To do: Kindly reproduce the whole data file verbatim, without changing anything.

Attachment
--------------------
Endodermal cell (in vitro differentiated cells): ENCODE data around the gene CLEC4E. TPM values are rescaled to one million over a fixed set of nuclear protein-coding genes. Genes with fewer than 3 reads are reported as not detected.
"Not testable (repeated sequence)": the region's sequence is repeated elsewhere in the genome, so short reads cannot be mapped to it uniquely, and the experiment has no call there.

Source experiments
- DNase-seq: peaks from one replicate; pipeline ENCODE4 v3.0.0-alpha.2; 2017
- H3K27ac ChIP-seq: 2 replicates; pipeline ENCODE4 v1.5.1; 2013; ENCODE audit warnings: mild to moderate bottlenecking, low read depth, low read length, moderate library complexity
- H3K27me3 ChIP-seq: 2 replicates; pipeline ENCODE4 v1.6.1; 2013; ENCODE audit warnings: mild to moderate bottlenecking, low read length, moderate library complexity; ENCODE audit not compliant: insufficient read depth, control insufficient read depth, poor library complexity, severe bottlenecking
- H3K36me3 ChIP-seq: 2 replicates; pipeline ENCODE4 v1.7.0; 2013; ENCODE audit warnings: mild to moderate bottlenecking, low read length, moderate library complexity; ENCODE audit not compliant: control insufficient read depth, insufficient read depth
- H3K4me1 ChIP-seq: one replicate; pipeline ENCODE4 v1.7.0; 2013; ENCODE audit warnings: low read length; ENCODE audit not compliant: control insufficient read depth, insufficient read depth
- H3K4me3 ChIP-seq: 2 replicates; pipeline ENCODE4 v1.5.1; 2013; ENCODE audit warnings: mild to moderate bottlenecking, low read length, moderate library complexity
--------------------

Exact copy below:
Endodermal cell (in vitro differentiated cells): ENCODE data around the gene CLEC4E. TPM values are rescaled to one million over a fixed set of nuclear protein-coding genes. Genes with fewer than 3 reads are reported as not detected.
"Not testable (repeated sequence)": the region's sequence is repeated elsewhere in the genome, so short reads cannot be mapped to it uniquely, and the experiment has no call there.

Source experiments
- DNase-seq: peaks from one replicate; pipeline ENCODE4 v3.0.0-alpha.2; 2017
- H3K27ac ChIP-seq: 2 replicates; pipeline ENCODE4 v1.5.1; 2013; ENCODE audit warnings: mild to moderate bottlenecking, low read depth, low read length, moderate library complexity
- H3K27me3 ChIP-seq: 2 replicates; pipeline ENCODE4 v1.6.1; 2013; ENCODE audit warnings: mild to moderate bottlenecking, low read length, moderate library complexity; ENCODE audit not compliant: insufficient read depth, control insufficient read depth, poor library complexity, severe bottlenecking
- H3K36me3 ChIP-seq: 2 replicates; pipeline ENCODE4 v1.7.0; 2013; ENCODE audit warnings: mild to moderate bottlenecking, low read length, moderate library complexity; ENCODE audit not compliant: control insufficient read depth, insufficient read depth
- H3K4me1 ChIP-seq: one replicate; pipeline ENCODE4 v1.7.0; 2013; ENCODE audit warnings: low read length; ENCODE audit not compliant: control insufficient read depth, insufficient read depth
- H3K4me3 ChIP-seq: 2 replicates; pipeline ENCODE4 v1.5.1; 2013; ENCODE audit warnings: mild to moderate bottlenecking, low read length, moderate library complexity